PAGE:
There's something definitively American about riding the rails. Even in the second century of the automobile, the image of pushing across the Great Plains, hopping from boxcar to boxcar, is a quintessentially American vision of freedom.
Jason Neulander is fulfilling that dream on camera with his debut feature as a director, Fugitive Dreams. It's a bitterly cold day at the Austin Steam Train Association shunting yards in Cedar Park, and Neulander and his cast and crew are breaking between setups as a winter front blasts through. Still, Neulander's smiling: After all, every kid grows up wanting to play with trains, and here he is, ordering a locomotive around the rail lines of Central Texas. It's an experience he describes as "jaw-dropping. The last three days, we've been shooting in this boxcar while it has been moving on actual train tracks, pulled by a locomotive. It has been amazing."
Neulander is probably best known as the driving force behind The Intergalactic Nemesis, a tale of Thirties pulp action that became a stage show, radio play, comic series, and finally a touring fusion of visuals and reading that he called "a live-action graphic novel." After 21 years of Nemesis, in 2017, he put the show on hiatus and started looking for his next project. He'd been experimenting with filming shorts but went back to his stage roots for inspiration. In 2002, he directed a production of Caridad Svich's play Fugitive Pieces at Hyde Park Theatre which he has now adapted with Svich for the screen. The story follows Mary (April Matthis) and John (Robbie Tann), who meet in the most despairing of circumstances and form "this very unlikely and beautiful partnership," said Neulander. "It's a road movie about two homeless people trying to survive in middle America."
While his shorts – dark mystery "Hit & Run" and Lovecraftian comedy "Buttercup" – were both fantastical, Fugitive Dreams is grounded in social realities; however, Neulander said, "It's not realism. It's magical realism, and the story is very strange and very dark and very funny, and you end up meeting these characters who are unlike anyone you have met before. But at the same time, you find yourself identifying with them."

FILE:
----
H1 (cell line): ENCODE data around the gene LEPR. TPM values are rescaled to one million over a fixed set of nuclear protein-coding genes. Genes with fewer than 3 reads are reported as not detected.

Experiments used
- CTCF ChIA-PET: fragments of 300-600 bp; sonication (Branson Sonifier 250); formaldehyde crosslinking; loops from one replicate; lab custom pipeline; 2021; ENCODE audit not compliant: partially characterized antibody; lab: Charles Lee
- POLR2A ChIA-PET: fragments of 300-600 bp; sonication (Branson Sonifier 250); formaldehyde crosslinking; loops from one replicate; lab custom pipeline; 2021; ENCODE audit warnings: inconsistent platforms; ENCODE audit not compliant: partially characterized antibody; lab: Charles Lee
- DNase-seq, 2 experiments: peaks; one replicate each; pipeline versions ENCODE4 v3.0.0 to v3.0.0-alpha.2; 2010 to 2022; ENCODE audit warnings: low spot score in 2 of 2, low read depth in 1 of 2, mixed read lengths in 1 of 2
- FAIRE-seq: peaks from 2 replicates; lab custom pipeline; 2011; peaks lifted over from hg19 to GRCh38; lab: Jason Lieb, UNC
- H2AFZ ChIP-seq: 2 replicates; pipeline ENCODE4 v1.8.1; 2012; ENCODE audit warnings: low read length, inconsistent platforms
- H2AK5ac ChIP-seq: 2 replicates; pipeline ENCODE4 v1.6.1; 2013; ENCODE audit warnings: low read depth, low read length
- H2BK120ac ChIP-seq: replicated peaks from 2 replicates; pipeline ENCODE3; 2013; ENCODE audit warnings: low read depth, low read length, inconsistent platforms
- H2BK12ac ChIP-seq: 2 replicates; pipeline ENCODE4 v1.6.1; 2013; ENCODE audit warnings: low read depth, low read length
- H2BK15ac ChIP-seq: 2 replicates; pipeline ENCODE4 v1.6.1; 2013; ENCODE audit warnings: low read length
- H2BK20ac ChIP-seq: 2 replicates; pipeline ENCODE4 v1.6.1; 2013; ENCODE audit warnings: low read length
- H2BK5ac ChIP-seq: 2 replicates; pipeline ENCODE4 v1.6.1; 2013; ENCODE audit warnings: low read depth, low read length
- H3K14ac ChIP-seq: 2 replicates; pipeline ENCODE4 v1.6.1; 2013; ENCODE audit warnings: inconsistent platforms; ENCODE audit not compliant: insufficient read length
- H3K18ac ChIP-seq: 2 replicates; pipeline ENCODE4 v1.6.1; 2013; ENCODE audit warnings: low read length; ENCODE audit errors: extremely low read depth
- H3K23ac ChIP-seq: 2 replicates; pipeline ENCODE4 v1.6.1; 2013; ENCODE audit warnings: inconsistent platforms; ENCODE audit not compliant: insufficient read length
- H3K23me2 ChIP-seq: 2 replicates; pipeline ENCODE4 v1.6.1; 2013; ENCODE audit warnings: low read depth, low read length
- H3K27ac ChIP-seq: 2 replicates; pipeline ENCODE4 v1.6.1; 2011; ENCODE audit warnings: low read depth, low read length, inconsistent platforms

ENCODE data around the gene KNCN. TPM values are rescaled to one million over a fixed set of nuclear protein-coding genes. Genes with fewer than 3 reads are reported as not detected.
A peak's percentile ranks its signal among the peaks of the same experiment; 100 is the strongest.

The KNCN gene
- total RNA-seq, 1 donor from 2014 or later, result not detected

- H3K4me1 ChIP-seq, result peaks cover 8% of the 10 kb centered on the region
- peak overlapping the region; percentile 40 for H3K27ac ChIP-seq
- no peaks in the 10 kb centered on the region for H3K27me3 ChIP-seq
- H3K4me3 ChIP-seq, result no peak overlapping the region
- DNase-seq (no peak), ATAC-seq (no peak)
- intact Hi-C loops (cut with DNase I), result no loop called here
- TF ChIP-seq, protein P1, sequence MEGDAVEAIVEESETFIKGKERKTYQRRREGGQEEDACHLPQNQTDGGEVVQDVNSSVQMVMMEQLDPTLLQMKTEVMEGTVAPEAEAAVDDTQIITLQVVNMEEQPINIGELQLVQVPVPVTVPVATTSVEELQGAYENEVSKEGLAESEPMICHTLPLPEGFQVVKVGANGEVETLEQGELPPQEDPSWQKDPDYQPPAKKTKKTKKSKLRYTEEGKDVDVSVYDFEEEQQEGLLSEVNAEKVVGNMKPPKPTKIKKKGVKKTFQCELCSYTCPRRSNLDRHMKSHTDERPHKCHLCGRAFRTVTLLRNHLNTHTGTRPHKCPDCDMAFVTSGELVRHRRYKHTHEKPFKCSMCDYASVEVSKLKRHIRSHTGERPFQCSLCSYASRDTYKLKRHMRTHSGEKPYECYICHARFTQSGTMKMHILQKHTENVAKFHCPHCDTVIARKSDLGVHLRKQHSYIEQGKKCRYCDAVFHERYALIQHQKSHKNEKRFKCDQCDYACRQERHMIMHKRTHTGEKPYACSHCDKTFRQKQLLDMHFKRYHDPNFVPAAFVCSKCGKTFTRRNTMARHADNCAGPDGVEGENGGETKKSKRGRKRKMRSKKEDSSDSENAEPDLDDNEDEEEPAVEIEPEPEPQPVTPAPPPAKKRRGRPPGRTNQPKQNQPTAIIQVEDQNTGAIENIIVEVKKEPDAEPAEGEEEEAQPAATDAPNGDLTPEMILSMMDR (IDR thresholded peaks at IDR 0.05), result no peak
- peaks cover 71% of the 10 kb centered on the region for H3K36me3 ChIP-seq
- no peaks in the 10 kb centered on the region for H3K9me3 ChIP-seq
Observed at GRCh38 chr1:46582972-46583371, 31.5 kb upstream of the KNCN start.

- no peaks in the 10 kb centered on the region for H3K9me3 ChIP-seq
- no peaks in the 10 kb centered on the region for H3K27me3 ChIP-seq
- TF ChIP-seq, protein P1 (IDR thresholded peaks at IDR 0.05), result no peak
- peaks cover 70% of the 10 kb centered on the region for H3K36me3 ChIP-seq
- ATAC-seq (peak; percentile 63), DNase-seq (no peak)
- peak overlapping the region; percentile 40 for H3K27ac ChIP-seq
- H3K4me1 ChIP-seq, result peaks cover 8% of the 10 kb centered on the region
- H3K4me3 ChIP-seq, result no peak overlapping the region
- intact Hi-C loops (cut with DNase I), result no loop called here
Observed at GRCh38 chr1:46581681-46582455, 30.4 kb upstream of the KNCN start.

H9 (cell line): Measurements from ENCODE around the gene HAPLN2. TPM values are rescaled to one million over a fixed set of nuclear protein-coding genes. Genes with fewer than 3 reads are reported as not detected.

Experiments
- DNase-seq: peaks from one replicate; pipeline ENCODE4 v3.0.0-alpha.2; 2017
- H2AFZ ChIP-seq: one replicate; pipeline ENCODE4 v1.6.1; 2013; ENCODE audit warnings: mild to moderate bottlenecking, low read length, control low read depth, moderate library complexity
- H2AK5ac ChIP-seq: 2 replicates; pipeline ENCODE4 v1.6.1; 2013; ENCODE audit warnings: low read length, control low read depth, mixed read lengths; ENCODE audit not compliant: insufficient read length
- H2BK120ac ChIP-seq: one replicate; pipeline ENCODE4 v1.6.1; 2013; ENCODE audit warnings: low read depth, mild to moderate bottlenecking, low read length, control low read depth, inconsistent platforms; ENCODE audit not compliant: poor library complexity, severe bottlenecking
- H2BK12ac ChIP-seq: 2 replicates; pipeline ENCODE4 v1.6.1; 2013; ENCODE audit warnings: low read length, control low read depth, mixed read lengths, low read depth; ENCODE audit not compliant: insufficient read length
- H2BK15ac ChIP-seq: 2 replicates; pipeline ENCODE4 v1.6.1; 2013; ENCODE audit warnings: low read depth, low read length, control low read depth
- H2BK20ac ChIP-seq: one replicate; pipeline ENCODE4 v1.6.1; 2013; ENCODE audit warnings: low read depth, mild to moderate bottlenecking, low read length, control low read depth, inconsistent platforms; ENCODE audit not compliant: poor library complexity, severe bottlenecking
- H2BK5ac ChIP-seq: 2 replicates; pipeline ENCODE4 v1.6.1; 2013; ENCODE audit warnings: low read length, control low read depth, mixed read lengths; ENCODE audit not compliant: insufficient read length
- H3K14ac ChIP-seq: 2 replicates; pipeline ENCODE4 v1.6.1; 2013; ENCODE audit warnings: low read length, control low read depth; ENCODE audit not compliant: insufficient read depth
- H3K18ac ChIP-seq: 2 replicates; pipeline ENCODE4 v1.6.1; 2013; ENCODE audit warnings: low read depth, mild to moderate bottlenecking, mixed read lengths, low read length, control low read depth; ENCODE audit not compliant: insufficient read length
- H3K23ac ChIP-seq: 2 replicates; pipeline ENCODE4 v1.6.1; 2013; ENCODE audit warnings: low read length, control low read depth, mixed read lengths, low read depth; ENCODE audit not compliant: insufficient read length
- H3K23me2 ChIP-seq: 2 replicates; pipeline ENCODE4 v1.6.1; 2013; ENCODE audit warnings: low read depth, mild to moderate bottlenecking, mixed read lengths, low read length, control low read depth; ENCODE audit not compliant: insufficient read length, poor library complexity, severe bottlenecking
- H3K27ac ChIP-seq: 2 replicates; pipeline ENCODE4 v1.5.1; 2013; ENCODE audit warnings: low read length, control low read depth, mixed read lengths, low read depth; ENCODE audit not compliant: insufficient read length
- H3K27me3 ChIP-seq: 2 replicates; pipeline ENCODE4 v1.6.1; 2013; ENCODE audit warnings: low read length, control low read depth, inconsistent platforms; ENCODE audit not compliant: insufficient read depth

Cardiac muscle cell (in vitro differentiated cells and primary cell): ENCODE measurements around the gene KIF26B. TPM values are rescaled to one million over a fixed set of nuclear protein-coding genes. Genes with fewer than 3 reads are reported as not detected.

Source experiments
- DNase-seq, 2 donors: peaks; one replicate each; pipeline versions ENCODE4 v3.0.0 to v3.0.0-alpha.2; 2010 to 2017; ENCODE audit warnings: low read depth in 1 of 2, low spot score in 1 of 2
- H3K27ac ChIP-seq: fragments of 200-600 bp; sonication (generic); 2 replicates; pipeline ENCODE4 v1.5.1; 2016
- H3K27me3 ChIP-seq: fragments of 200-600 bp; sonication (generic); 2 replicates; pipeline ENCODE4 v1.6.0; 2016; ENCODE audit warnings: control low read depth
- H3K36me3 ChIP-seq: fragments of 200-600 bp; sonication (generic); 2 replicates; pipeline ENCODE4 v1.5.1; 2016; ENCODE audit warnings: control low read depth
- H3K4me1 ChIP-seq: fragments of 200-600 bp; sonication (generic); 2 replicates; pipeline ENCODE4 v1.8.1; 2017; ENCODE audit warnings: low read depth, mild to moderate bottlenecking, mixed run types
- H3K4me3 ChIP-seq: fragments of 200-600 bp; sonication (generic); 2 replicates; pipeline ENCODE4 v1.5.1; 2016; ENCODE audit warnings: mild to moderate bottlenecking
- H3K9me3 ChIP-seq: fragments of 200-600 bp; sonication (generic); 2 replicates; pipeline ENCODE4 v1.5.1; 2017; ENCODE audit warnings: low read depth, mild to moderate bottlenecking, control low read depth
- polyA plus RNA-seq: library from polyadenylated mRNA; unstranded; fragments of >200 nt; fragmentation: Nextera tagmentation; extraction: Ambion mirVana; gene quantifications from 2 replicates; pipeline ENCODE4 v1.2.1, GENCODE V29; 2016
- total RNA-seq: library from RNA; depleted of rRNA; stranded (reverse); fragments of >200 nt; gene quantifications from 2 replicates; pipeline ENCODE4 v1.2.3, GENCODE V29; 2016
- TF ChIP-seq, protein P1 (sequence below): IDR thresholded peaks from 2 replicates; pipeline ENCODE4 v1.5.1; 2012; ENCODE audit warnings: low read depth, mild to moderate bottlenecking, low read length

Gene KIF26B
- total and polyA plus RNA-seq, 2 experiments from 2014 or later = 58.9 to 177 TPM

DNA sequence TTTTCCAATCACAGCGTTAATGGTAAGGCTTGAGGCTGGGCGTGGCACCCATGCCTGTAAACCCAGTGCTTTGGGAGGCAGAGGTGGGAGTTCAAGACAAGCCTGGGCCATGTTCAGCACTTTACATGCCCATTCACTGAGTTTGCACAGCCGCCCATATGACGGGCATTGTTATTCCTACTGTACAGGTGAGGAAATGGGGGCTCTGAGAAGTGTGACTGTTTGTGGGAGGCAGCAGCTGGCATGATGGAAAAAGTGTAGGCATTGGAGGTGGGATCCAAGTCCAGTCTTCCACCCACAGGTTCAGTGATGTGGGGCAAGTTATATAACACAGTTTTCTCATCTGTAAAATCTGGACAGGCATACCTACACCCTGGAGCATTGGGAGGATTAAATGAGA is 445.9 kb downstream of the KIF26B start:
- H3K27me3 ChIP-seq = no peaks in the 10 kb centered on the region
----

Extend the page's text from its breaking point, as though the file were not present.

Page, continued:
Filming that story may seem far removed from the wild fantasies of The Intergalactic Nemesis, but both were Neulander's response to the political scene at the time. Nemesis' live-action iteration was conceived at the beginning of the 2008 recession "as a way to escape for two hours." In the 2016 election cycle, he began to fear the rising tide of vitriol in common life. As a response, Neulander explained, "I was looking for a story about grace, compassion, forgiveness, and love. That's the antidote. So my head went back to this play script, and I re-read it, and I was crying. This script was as beautiful as when I read it 15 years before."
For the stage play, his design ambitions had to be squeezed into the confines of the neighborhood theatre: The script was a four-hander, and he got around re-creating the feel of the rail lines by covering the stage floor with 13 tons of gravel. This time, he has a whole rail system (courtesy of Austin Steam Train Association and Capital Metro) to work with, but the story's heart remains the boxcar. As he was adapting the script, he saw it as "a liminal space" that cannot be replicated by a car or a truck or an airplane. "It represented this iconic, American hobo experience that is unmistakable and evocative of a whole other era."
Fugitive Dreams has just wrapped primary shooting. We’ll be keeping you up to date with developments at austinchronicle.com/screens.
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